A major climate change lawsuit is on hold. Again.

Earth Guardians Youth Director Xiuhtezcatl Martinez, one of the plaintiffs in the <em>Juliana v. US</em> climate lawsuit, speaks outside the US Supreme Court in 2017.” src=”https://cdn.vox-cdn.com/thumbor/0iWRUvy5_ALpVKC4e7uC47C2DpQ=/42×0:718×507/1310×983/cdn.vox-cdn.com/uploads/chorus_image/image/62171501/download.0.jpeg”></p>
<p>Children are suing the government for contributing to climate change, but the Trump administration wants to stop the case.</p>
<p><strong>Update, November 8: </strong>The Ninth Circuit Court of Appeals granted part of the Trump administration’s motion for a temporary stay of the <em>Juliana v. US</em> lawsuit. Trial preparations are still going ahead, but the plaintiffs have 15 days to file a response. Read more about the background of the case and the stakes below.</p>
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<p>In a surprise decision late Friday, the <a href=Supreme Court cleared the way for Juliana v. US, a major lawsuit filed by young people against the US government for failing to limit the effects of climate change. It’s not yet clear if the case will go to trial, but attorneys on both sides will meet on Thursday with Oregon District Court Judge Ann Aiken to decide if and when the trial will begin.

The case includes 21 plaintiffs between the ages of 11 and 22, who began testing the idea that a safe climate is a civil right when the suit was first filed in 2015. It argues that the US government pursued policies that harmed the climate, thereby robbing the children of a “climate system capable of sustaining human life.” As redress, they want the government to take action to fight climate change.

“The youth of our nation won an important decision today from the Supreme Court that shows even the most powerful government in the world must follow the rules and process of litigation in our democracy,” the plaintiffs said in a statement. “We have asked the District Court for an immediate status conference to get Juliana v. US back on track for trial in the next week.”

A lower court ruled earlier this year the case could go to trial, and that trial was expected begin at the United States District Court in Oregon on Monday, October 29.

But then late last month, Supreme Court Chief Justice John Roberts issued a temporary stay of the case to consider a request from the Justice Department for a stay to halt the case. The Supreme Court’s temporary stay sent the plaintiffs scrambling to put together a brief in time to keep the case moving forward on schedule.

On Friday, the court denied the government’s request for a stay, though Justices Clarence Thomas and Neil Gorsuch would have granted the application, according to the court order. The Supreme Court also suggested that a federal appeals court should consider appeals on other grounds before the case heads to trial in district court.

The court, however, strongly suggests that interlocutory appeal of the district court’s order on dispositive motions—in plain English, immediate appeal of some key legal questions before the trial—should happen. (Which would mean no trial unless that ruling is upheld on appeal.) pic.twitter.com/011vDPAucT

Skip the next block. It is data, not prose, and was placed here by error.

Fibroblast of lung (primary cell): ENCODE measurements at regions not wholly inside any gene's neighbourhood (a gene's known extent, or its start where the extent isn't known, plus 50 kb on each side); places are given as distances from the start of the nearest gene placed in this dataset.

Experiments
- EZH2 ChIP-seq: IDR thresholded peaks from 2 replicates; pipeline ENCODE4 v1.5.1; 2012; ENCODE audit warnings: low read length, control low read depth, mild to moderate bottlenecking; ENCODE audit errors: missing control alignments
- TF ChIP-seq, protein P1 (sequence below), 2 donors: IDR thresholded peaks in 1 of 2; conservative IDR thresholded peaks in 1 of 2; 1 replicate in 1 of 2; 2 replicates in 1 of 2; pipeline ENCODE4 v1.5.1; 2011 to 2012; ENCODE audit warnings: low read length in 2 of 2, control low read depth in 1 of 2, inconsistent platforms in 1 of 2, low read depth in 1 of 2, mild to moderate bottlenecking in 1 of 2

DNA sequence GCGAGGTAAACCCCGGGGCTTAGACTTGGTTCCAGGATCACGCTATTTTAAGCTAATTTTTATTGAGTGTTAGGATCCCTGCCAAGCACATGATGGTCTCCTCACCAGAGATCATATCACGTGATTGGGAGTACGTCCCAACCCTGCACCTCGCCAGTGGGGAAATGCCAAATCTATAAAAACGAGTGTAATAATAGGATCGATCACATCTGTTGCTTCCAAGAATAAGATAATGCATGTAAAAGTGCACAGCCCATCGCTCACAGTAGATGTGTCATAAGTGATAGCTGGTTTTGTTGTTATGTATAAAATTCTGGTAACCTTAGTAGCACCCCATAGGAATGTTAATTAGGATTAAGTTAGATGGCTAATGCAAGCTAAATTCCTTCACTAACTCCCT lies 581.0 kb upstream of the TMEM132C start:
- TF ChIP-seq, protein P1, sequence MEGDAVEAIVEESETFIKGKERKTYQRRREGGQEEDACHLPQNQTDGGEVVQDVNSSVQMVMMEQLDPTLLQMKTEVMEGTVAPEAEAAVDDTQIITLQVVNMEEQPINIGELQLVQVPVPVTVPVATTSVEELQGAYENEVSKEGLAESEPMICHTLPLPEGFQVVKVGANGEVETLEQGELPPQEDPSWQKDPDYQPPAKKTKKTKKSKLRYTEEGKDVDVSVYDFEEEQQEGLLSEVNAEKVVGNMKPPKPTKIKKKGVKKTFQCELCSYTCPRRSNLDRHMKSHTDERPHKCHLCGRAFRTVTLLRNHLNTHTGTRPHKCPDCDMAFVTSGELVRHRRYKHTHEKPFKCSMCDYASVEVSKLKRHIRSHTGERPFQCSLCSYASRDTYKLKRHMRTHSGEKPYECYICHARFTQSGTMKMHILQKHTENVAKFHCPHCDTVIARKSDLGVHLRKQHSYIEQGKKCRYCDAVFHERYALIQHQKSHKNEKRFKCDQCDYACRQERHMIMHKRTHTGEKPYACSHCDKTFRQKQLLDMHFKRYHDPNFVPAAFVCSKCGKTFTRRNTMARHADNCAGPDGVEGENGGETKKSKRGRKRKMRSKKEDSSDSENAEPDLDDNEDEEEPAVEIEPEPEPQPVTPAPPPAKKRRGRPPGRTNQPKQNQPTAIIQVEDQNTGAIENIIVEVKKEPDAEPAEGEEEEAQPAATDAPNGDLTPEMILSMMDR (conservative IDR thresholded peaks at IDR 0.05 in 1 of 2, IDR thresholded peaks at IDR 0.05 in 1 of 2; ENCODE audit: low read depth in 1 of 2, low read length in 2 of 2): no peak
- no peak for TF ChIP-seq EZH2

— Chris Geidner (@chrisgeidner) November 2, 2018

The Justice Department this week filed even more motions to stop the trial and have the case dismissed. “The federal government, by engaging in filing all these motions and petitions, is very, very scared of the evidence we’re going to put on at the trial,” Philip Gregory, co-lead counsel for the plaintiffs, told Vox.

Several legal analysts told Vox that the Supreme Court’s temporary stay of a case in a lower court was unusual, but the action signaled that the high court is very interested in the issues at play and that the justices expect the case could have significant ripple effects.

“It reflects the unfortunate politicization of climate change,” said Michael Burger, executive director of the Sabin Center for Climate Change Law at Columbia University. “[It’s] such a hotly political issue that Justice Roberts feels empowered to reach down and interfere with the normal proceedings of the courts because of that.”

Now the federal government is arguing that there is no constitutional right to an environment free of climate change and that the children don’t have standing to make such a claim. But both sides agree that the case is not a question of the science.

“This is not an environmental case, it’s a civil rights case,” wrote Our Children’s Trust, the nonprofit that is backing the lawsuit, in a press release.

The US government, the defendant, has argued that the case has no basis in the law.

“In our view, the Oregon lawsuit is an unconstitutional attempt to use a single court to control the entire nation’s energy and climate policy,” said Acting Assistant Attorney General Jeffrey Wood, who is helping represent the US government in the suit, at a law conference in October. “It is a matter of separation of powers and preserving the opportunity in our system of government for those policies to be decided by the elected branches, not the courts.”

But in its filings, the government cited the harms from costs of litigation as the reason it was seeking a stay, essentially arguing that it is a waste of time and money to litigate a claim that would likely be dismissed.

The plaintiffs responded in their brief last week that the cost and length of legal proceedings “are not a legitimate basis to stop a trial on the constitutional rights of children.”

For climate change activists, the courtroom is one of the few remaining options for enacting policies to limit greenhouse gases, as the White House scarcely acknowledges climate change and Congress remains deadlocked.